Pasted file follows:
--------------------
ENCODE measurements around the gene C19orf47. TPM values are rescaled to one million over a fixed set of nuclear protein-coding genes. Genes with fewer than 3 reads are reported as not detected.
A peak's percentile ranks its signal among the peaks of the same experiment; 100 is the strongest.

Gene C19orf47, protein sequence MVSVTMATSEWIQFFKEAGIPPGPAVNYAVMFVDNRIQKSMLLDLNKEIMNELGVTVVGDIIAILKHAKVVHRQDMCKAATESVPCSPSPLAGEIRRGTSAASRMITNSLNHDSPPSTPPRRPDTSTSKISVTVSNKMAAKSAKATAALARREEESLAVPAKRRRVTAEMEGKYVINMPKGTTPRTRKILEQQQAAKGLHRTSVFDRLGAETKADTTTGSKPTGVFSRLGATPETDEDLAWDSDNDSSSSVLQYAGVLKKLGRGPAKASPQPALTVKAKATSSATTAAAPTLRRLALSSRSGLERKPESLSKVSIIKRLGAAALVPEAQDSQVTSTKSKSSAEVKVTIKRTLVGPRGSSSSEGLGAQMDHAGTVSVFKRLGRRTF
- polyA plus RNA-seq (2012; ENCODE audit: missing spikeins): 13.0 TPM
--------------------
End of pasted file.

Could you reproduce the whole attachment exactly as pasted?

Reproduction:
ENCODE measurements around the gene C19orf47. TPM values are rescaled to one million over a fixed set of nuclear protein-coding genes. Genes with fewer than 3 reads are reported as not detected.
A peak's percentile ranks its signal among the peaks of the same experiment; 100 is the strongest.

Gene C19orf47, protein sequence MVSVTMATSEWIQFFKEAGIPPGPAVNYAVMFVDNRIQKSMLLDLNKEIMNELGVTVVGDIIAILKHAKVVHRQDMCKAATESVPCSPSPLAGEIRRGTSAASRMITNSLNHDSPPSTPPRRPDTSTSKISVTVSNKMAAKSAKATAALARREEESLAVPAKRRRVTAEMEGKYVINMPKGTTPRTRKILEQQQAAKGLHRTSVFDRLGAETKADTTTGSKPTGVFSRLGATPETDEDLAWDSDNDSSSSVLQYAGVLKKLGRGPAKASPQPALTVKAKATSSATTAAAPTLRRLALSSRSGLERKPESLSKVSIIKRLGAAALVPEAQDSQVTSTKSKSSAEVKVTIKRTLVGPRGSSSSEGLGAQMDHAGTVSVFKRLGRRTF
- polyA plus RNA-seq (2012; ENCODE audit: missing spikeins): 13.0 TPM